Science

Scientists have finally discovered the cause of a rare brain disease

Scientists have finally discovered the cause of a rare brain disease

Artificial intelligence illustration of the human brain

The disease, known as hypomyelinating leukodystrophy, is caused by a mutation in a gene that regulates the transport of zinc from cells.

Researchers discover a new mechanism behind a rare brain disease.

Thanks to research teams on opposite sides of the world, a rare but potentially debilitating brain disorder now has a definitive cause.

The disorder, known as hypomyelinating leukodystrophy, is caused by a mutation in a gene that controls the transport of zinc, an important dietary micronutrient, from cells. The study was published in the journal The brain and it was led together by dr. Quasar Padiath of University of Pittsburgh and Dr. Anju Shukla from Kasturba Medical College in India.

Quasar Padiath

Quasar Padiath, Ph.D. Credit: Joshua Franzos, University of Pittsburgh

This is the first case where a mutation in a zinc transporter gene, in this case, TMEM163, is definitely associated with the development of any brain disorder. It has the potential to shed light on the function of zinc in healthy brain development, as well as in brain injury and disease.

“Discovering a new gene responsible for causing a disease is always exciting; that feeling never gets old,” said Padijat, an associate professor of human genetics and neurobiology at Pitt. “And the discovery that the zinc transporter is really important for proper myelin development could have many clinical implications and offer new ways to treat other related neurological conditions.”

Hypomyelinating leukodystrophies are rare and often fatal neurological disorders caused by defects in genes involved in the growth or maintenance of myelin, the fatty insulating layer that surrounds neurons and helps transmit electrical impulses. As the myelin sheath thins and is lost in these patients, nerve signals come to a crawl, resulting in a host of neurological problems such as impaired movement and balance control, muscle wasting, vision problems, hearing loss, and memory loss.

While genes are associated with leukodystrophies, the genetic basis for most cases is still unknown. To identify the root cause of a patient’s condition and recommend the most appropriate therapy, clinical neurologists often turn to researchers like Padiath.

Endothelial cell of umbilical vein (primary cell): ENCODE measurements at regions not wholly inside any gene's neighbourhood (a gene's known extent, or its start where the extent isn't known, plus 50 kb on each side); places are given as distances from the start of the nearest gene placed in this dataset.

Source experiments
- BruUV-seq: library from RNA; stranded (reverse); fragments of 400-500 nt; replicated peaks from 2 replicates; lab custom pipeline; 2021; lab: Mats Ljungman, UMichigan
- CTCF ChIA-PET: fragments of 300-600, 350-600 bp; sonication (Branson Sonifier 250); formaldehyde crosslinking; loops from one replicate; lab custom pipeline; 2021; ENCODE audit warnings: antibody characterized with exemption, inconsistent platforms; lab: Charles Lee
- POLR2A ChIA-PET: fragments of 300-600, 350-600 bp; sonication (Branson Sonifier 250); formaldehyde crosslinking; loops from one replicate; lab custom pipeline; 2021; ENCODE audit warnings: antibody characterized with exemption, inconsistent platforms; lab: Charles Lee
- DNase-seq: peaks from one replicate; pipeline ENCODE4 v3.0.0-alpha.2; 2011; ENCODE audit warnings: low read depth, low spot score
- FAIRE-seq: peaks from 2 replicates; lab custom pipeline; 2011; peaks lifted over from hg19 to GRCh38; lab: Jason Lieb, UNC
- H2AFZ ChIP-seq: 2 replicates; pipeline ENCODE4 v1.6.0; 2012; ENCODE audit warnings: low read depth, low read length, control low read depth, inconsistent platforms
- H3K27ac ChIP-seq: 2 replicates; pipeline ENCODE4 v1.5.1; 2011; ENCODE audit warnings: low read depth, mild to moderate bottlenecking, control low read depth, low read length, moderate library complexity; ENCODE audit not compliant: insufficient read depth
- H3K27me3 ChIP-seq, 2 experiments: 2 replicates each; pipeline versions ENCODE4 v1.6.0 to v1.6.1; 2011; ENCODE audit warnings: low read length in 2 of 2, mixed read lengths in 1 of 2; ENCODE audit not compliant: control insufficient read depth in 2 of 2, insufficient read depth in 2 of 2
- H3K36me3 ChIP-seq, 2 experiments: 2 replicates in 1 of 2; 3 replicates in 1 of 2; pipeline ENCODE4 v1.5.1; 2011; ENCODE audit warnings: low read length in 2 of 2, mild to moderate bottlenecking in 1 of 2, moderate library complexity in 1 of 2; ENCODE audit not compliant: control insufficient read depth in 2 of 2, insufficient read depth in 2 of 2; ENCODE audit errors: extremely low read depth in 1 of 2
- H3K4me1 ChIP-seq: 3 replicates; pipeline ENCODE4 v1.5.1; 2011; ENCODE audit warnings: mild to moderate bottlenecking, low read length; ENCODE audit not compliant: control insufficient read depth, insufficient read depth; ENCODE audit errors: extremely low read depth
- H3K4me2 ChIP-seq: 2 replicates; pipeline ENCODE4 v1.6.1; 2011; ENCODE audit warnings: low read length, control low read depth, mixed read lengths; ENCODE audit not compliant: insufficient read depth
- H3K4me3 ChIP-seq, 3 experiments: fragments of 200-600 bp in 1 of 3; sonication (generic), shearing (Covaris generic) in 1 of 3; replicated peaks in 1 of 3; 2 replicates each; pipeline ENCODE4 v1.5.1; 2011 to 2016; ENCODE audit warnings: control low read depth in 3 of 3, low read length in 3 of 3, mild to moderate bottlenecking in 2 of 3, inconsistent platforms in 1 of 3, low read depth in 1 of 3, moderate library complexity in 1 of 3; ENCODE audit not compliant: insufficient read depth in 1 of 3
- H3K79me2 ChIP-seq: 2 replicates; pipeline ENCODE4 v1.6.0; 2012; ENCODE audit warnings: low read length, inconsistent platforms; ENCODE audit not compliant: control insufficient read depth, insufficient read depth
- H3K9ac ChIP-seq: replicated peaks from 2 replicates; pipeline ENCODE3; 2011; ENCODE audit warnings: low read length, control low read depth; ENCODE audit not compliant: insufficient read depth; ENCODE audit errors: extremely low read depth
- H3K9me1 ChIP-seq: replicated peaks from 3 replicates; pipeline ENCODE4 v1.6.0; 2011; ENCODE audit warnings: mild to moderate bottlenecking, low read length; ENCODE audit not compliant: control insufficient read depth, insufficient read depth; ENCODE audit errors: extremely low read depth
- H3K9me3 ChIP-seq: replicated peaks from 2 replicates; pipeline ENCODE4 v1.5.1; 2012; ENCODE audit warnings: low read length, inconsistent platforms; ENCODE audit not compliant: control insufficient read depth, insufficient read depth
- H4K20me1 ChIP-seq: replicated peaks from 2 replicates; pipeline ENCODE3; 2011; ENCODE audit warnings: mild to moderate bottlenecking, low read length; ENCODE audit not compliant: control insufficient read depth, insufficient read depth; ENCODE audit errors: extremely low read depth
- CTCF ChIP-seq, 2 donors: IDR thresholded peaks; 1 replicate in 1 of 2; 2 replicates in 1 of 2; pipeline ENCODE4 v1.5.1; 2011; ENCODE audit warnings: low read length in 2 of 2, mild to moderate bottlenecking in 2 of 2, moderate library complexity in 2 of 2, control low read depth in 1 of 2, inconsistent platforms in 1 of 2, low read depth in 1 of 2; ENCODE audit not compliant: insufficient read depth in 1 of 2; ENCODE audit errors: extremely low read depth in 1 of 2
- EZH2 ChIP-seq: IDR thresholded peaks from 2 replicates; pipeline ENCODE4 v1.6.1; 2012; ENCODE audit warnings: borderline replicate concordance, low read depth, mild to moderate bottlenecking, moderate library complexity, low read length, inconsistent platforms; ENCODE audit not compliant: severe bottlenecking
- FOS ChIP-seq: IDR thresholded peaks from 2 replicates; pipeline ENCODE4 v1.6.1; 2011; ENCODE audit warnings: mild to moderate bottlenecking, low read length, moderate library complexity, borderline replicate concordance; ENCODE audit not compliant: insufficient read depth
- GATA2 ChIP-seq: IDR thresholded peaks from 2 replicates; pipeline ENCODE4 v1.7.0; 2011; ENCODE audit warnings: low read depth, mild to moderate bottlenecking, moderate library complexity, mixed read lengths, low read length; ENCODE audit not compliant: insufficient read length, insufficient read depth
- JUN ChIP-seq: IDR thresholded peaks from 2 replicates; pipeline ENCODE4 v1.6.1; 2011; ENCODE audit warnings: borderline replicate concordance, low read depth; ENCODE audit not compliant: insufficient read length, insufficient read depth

By combing patients’ genomes, Padiath looks for mutations and analyzes the effect of those mutations in cells and animal models, such as mice. Such an analysis is no small feat. To definitively link a new gene mutation with disease symptoms, it is necessary to identify multiple independent cases of patients sharing the same gene defect and clinical presentation.

For rare diseases, such as hypomyelinating leukodystrophies, finding such cases is possible only by tapping into a network of scientific and clinical collaborators from around the world. In this study, the first sample of patients came from Shukla, a professor of medical genetics in Manipal in southwest India. Research by other groups in the USA and the Netherlands identified additional families that also carried mutations in the same gene.

A series of in-depth laboratory studies showed that mutations in TMEM163 impair the transporter’s ability to efficiently divert zinc from the interior of the cell, causing reduced production of proteins responsible for myelin synthesis and maintenance and increased cell death.

“Understanding how genes cause rare diseases is the first step in the process of finding treatments,” Padiath said. “It is important to remember that diseases that are rare in a global context are very important and real for patients and their families. Studying these diseases helps find cures and provides hope for patients and valuable insight into therapeutic targets that are essential for normal cell function.”

Reference: “Variants in the zinc transporter TMEM163 cause hypomyelinating leukodystrophy” Michelle C do Rosario, William Rodriguez Bey, Bruce Nmezi, Fang Liu, Talia Oranburg, Ana SA Cohen, Keith A Coffman, Maya R Brown, Kirill Kiselyov, Quinten Waisfisz, Myrthe T Flohil, Shahyan Sill A Rosenfeld, Alexander Church, Katta Mohan Girisha, Nicole I Wolf, Quasar Saleem Padiath and Anju Shukla, August 12, The brain.
DOI: 10.1093/brain/awac295

The study was funded by the National Institutes of Health.





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